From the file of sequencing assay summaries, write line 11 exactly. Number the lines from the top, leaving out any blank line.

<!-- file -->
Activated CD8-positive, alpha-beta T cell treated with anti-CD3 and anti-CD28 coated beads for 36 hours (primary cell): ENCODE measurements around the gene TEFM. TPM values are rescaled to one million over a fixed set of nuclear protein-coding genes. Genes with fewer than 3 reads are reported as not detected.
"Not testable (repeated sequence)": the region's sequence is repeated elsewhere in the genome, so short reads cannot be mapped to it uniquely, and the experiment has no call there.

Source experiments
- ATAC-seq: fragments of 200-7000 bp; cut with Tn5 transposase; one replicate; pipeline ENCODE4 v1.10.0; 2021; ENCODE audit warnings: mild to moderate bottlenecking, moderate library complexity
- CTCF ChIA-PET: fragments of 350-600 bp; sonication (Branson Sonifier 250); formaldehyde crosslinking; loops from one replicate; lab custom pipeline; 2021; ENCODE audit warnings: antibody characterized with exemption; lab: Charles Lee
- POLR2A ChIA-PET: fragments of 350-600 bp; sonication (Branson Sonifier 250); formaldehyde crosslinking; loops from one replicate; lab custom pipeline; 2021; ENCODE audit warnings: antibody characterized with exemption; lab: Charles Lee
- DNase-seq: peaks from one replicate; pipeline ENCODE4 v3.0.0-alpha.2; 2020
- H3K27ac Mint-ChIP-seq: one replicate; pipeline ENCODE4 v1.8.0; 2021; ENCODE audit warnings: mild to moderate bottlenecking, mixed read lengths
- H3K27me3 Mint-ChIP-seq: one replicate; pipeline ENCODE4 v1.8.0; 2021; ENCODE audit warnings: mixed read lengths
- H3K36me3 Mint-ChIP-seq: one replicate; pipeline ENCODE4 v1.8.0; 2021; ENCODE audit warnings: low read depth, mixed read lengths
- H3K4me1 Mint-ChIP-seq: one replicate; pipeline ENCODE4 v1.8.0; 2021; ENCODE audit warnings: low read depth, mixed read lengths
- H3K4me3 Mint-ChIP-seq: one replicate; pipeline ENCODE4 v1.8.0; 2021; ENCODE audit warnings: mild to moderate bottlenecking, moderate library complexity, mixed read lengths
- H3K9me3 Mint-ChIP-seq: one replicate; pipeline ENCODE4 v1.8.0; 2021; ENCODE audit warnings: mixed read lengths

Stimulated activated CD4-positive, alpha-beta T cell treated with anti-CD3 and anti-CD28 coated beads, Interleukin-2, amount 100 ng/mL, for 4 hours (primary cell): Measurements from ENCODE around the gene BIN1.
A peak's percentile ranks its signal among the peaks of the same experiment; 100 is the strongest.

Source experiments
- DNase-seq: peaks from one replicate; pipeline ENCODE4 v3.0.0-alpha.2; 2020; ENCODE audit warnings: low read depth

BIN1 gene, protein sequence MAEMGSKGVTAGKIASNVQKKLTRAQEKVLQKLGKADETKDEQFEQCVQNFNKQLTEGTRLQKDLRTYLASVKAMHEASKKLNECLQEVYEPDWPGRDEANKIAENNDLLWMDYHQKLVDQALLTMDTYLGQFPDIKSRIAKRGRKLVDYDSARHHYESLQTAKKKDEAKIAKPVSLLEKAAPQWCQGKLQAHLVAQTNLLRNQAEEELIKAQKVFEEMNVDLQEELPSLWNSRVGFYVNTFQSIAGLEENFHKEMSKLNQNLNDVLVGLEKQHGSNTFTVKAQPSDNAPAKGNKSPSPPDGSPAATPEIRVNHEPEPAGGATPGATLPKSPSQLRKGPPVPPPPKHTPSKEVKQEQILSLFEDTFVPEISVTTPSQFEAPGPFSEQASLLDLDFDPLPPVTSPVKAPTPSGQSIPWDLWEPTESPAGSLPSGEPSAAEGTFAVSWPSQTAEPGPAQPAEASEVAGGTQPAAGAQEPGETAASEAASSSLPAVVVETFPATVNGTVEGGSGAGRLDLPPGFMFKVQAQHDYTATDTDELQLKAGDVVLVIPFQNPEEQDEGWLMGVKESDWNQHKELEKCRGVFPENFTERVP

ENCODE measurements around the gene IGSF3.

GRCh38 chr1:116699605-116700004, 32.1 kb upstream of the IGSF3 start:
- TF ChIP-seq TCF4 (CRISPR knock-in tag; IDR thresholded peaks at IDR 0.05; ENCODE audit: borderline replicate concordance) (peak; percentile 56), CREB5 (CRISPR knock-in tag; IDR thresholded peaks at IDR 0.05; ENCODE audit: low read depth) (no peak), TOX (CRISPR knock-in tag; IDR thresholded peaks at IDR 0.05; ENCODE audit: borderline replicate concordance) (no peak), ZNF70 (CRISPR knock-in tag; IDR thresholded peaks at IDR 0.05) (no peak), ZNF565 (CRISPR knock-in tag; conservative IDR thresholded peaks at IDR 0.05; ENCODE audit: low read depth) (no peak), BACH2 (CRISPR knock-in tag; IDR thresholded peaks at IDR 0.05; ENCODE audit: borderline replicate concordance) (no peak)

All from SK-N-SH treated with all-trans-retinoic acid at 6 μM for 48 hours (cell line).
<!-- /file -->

- H3K4me1 Mint-ChIP-seq: one replicate; pipeline ENCODE4 v1.8.0; 2021; ENCODE audit warnings: low read depth, mixed read lengths